top of page

Is your home at risk for a fire?

Real talk: If your home catches on fire, you have 3-4 minutes to escape. Thirty years ago, it was 15 to 17 minutes. What changed?


Furniture.


That’s right. Furniture used to be made with real wood and natural linens. As consumers seek to spend less money, these natural items have been replaced with particle board and polyester, which makes house fires spread faster. Not only that but we have more items in our homes which assist the fire in spreading from one thing to the next.


Risk of home fires increases during the holidays, and more specifically, the winter months.


According to the National Fire Protection Association, more home fires occur during the winter months than any other season of the year because of cooking, candles, and Christmas trees/decor.


Cooking


In 2019, the 3 leading dates for home structure fires caused by cooking were Thanksgiving, Christmas day, and Christmas Eve. For items that take a really long time to cook it can be tempting to run an errand but don’t do this! Be sure someone is home and regularly checking on anything you are cooking. If you’re frying, grilling, or boiling food, stay in the kitchen. And finally, keep EVERYTHING but cooking-safe pans and utensils away from the stove. Quick tips: Keep a lid near by when you’re cooking to smother small grease fires. You do this buy sliding the lid over the pan and turning off the stovetop. If you have an oven fire, turn off the heat and keep the door closed.


Candles


Ooooh the smell of the holidays is just wonderful. Cookies, pine needles, peppermint… all smells bringing about happy memories that can be found in a freshly lit candle. While many homes have switched to diffusers and natural oils due to the toxicity of candles, you can still find them in most retail stores for purchase and likely in most homes.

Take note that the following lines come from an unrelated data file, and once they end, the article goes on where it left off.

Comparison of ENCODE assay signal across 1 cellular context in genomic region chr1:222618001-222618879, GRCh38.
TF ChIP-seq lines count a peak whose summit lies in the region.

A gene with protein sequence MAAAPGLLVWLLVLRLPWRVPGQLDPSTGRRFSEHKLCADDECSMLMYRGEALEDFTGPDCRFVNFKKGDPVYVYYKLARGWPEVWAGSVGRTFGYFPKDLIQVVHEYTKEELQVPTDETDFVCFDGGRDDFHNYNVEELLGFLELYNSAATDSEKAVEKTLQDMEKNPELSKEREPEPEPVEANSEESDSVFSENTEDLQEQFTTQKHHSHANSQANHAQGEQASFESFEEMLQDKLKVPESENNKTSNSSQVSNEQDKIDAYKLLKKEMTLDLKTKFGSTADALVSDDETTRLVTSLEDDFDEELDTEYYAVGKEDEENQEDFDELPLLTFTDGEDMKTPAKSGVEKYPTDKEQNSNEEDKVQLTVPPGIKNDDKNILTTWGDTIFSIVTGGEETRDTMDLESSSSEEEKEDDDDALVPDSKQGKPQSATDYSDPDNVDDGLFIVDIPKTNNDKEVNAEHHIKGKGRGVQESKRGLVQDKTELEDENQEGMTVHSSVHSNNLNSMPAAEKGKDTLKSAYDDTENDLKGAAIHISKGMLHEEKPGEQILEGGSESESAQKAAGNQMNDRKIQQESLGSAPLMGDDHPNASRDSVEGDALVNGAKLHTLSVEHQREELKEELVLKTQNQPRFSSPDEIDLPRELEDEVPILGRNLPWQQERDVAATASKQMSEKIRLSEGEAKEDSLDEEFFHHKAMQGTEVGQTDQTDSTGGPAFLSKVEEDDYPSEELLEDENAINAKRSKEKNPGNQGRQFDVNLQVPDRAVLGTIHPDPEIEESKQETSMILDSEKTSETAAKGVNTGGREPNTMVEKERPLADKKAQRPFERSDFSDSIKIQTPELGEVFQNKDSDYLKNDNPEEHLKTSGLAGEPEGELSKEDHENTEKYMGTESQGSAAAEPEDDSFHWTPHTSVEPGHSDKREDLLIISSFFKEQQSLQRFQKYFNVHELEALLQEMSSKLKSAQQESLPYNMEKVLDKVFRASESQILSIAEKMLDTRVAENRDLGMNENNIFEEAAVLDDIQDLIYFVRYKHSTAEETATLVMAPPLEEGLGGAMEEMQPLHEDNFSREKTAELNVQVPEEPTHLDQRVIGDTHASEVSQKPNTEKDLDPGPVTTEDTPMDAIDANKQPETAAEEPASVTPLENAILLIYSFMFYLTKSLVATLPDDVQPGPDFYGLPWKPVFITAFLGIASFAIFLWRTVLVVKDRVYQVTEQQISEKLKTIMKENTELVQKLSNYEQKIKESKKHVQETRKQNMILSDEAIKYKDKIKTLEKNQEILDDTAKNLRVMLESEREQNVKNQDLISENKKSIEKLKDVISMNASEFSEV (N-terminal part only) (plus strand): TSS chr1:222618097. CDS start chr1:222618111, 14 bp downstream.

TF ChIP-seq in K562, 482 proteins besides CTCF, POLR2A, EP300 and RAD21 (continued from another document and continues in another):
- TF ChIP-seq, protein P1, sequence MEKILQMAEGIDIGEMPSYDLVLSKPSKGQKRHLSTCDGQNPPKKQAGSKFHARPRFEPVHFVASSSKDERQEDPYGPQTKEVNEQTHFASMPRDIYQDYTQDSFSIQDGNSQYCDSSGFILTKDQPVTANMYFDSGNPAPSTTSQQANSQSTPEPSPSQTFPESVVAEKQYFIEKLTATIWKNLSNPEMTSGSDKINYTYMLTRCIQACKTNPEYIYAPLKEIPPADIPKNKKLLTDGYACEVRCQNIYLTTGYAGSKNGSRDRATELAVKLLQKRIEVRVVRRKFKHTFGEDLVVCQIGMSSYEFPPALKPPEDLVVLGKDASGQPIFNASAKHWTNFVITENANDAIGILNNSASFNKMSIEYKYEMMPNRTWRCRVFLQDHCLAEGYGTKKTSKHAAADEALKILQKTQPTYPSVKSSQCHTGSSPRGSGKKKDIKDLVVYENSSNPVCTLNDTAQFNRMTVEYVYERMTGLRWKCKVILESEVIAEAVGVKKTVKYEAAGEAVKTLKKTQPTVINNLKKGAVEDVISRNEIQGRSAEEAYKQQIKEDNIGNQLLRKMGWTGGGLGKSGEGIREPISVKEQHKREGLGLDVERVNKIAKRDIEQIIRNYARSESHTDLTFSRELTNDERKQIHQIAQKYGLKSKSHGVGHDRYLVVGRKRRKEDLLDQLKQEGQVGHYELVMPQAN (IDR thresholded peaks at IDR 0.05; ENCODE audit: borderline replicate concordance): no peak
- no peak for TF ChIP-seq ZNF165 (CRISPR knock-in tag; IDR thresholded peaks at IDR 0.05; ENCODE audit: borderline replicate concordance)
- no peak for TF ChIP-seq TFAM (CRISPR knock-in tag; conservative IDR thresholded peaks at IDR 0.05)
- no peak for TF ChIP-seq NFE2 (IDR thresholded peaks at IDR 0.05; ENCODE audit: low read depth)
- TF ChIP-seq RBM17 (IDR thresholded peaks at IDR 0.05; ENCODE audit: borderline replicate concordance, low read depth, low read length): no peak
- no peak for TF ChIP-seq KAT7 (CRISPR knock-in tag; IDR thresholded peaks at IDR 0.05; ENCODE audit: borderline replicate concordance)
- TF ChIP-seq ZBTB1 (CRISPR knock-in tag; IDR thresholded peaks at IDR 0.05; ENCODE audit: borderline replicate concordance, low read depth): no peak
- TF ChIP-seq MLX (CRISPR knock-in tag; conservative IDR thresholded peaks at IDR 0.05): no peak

The scary fact? 8% of winter fires start by candles; 11% of those are in December and January.


What can you do if you still want to burn candles? Never leave them unattended. And if you want the visual feeling of a burning flame without the risk of fire or toxic air, consider a battery-operated candle.


Christmas Trees and decorations


If you’re one of the 17% of Americans choosing to buy a real tree every year, you are increasing your risk of a house fire. As Christmas trees dry out (which they will, no matter how much water you give them), they become more flammable. Make sure it is away from vents and the fireplace. Before you put up the décor check to make sure your string lights don’t have loose connections, cracked lamps, or frayed cords. It’s recommended not to use multiple extension cords, and make sure all lights AND cords you’re using have UL approval. And finally, turn off all your lights at night.

The moral of the story is pay attention. Most of this information isn’t new, but it helps to have a reminder of fire safety during the holidays.

In additional to the holiday-specific warnings, follow this checklist to do your part in keeping your family safe from fires:


  • Test your smoke alarms every 30 days to make sure they’re working

  • Replace the battery in your smoke alarms every year

  • If your smoke alarm is older than 10 years, replace it!

  • Do you have alarms on every floor and in and outside all sleeping areas? If not, get them!

  • Clean your dryer vent

  • Smoke outdoors

  • Replace old electronics

  • Don’t overload outlets

  • Keep space heaters away from, well, everything


If you’re looking for a new smoke detector, Forbes.com has great recommendations from wired detectors to battery detectors and even smart smoke detectors which can connect to the smart devices you already own.

3 views0 comments

Comments


bottom of page